Saturday, April 27, 2013

The Medallion Set

Civil War Sampler by Ruth
She's finished the 2011 series of blocks.

Ruth at Country Log Cabin writes:

"Finally finished my CW quilt and you can find pictures of it here:
I am very happy to have it finished. I quilted it myself on my Janome 6600. "

I certainly like that fake medallion set---I guess it's a fake because it's really blocks on point alternating with pieced blocks shaded in concentric rows.

Several people used it--- like Karen D above

And Karen in Tucson

 Tora Quilt

Dutch Quilt Cat

And Domy R

If you haven't done all the 50 plus blocks from that series you might think about this set for fewer blocks
It would work for 9...

As in the center of Tora's

Or 25
As in the center of Ruth's

As well as for 49 plus 4 corners as in the finished tops above.
Here's a post with instructions:

Saturday, April 20, 2013

Circuit Rider's Quilt---An Ohio Commemorative

The Circuit Rider's Quilt
by Jenifer Dick, copy of a quilt in the collection of 
The Art Institute of Chicago

See the original quilt here:

Few quilt have the name recognition of the Circuit Rider's Quilt, an Ohio album, that has been romanticized over the past hundred years by the woman who donated it to the Art Institute and by several twentieth century quilt writers. Most recently it was a block-of-the-month in the Kansas City Star and a pattern book by Jenifer Dick---an excellent source for mid-19th century applique designs.

Although most of the history associated with the quilt has to do with the minister for whom it was made, I thought it might have some connection to the Civil War. Like many other samplers of the 1860s it features a Union shield in the center.

The shield from the original quilt.

Might we consider it a Civil War quilt or a commemorative?
I assume that there is no date actually inscribed on the quilt. The Art Institute caption and most writing dates it to 1862, which makes one think it would qualify as a Civil War quilt, but Susan Price Miller, who did an extensive study of the quilt for an American Quilt Study Group paper, dates it to 1867, based on genealogical information about the signers.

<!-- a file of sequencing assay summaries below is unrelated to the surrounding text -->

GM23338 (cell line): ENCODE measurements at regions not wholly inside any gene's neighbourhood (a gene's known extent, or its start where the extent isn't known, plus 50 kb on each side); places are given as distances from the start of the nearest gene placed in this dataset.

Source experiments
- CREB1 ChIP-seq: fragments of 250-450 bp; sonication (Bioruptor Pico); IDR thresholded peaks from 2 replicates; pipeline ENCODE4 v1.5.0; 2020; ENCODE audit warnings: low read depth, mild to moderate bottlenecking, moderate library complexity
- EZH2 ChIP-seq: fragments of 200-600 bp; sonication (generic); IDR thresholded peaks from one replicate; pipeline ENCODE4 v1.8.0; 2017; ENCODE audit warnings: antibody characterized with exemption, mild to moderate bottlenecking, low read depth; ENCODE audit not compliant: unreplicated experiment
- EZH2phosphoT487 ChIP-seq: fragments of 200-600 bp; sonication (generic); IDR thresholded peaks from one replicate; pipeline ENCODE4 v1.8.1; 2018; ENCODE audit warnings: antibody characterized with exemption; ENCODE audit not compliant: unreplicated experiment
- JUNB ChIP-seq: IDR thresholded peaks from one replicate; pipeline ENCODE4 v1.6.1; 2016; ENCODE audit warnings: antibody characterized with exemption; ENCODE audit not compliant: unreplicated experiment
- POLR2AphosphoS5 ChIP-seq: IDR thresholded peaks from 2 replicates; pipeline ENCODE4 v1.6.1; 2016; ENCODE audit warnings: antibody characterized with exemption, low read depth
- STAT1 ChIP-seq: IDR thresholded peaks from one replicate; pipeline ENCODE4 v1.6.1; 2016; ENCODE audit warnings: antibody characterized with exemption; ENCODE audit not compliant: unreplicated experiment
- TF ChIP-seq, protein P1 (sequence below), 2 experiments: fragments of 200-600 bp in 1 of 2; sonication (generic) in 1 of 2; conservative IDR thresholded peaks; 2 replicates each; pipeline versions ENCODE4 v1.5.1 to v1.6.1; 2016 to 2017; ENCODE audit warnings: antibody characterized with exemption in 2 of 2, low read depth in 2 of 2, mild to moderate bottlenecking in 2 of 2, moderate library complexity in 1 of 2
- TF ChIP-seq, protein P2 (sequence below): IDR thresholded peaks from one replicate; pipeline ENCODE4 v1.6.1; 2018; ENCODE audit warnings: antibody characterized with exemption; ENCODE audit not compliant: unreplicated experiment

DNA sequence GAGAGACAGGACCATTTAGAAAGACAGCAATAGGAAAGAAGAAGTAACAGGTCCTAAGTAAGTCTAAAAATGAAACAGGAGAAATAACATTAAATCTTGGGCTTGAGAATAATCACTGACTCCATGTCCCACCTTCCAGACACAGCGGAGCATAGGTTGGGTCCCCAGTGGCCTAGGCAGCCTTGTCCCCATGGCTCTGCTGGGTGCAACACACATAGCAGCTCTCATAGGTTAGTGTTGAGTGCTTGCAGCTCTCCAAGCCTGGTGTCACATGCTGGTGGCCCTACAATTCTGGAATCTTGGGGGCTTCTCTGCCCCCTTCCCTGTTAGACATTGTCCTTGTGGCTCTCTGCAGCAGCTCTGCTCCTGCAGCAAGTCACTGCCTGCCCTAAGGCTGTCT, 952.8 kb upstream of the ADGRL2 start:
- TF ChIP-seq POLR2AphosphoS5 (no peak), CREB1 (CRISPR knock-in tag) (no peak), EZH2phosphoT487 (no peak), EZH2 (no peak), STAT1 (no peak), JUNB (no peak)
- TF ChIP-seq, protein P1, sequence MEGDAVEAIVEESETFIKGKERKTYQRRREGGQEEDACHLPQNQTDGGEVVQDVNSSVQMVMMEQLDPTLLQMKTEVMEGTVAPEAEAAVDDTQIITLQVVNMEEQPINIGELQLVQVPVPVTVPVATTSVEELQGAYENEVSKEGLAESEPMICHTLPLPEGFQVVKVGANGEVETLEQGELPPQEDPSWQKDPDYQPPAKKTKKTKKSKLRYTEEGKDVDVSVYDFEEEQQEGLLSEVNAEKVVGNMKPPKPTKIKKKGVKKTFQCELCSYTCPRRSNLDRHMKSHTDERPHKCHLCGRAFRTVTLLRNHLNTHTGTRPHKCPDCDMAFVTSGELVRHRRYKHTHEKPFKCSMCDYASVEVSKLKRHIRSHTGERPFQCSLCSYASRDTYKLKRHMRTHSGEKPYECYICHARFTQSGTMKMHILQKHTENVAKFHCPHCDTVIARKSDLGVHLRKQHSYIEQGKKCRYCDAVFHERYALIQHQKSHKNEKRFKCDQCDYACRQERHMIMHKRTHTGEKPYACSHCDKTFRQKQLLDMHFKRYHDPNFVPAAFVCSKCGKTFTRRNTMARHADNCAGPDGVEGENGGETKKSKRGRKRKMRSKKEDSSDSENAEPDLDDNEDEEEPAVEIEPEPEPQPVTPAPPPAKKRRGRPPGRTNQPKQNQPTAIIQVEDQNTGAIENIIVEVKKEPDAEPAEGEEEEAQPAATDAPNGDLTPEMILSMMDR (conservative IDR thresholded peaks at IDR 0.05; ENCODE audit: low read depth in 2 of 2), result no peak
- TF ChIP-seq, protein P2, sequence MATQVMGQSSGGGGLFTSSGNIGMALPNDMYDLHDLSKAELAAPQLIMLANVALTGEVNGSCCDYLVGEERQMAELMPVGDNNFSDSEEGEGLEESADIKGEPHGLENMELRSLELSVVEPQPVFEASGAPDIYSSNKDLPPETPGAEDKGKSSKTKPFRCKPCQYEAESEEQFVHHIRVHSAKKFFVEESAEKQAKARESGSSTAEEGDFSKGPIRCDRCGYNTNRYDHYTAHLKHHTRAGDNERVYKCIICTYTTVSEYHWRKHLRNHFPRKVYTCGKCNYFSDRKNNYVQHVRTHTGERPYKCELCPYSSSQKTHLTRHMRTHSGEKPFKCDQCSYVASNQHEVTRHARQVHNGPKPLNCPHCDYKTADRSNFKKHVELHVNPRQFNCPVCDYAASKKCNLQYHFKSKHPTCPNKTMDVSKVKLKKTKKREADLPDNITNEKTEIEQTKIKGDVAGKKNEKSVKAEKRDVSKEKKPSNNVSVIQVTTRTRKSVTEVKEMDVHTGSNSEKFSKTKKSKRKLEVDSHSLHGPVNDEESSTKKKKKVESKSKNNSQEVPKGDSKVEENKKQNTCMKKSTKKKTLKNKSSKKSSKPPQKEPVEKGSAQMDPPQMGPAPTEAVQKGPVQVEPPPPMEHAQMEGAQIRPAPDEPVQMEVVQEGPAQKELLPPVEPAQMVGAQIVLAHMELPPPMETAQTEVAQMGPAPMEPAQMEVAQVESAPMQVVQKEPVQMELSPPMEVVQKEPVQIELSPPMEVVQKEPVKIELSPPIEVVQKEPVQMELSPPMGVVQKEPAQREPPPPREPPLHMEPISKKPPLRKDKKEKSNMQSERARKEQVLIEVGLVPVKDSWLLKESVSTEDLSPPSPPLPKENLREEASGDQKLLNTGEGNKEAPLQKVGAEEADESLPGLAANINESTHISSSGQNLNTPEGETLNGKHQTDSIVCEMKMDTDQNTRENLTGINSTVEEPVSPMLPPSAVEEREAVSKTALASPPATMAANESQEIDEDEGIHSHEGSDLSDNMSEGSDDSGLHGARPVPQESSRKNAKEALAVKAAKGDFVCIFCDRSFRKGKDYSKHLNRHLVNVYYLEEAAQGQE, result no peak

We can hypothesize that it's a Civil War commemorative quilt, however, because of the Union shield in the center. Above and below the shield are the names Augustus Troth and A.J. Troth.  Miller assumes this "symbolizes his status as a Civil War veteran." He was a private in the Ohio Infantry in the war.

The quilt was presented to George Warvel, a minister in the the Church of the United Brethren in Christ. Over the years it has come to be called The Circuit Rider's quilt, although Warvel was not a circuit rider. Miller discusses the mythmaking behind the quilt in her paper.

Miller found out more about Augustus Troth, most of it scandalous. It appears he had an affair with his wife's hired girl and left town abandoning both the wife Lizzie Troth, the servant Nancy and her child Orie. The women raised the child together. See some discussion of the scandal by descendants here:

Jenifer Dick
Circuit Rider's Quilt
Another set for the blocks that were a 
Block of the Month pattern in the Kansas City Star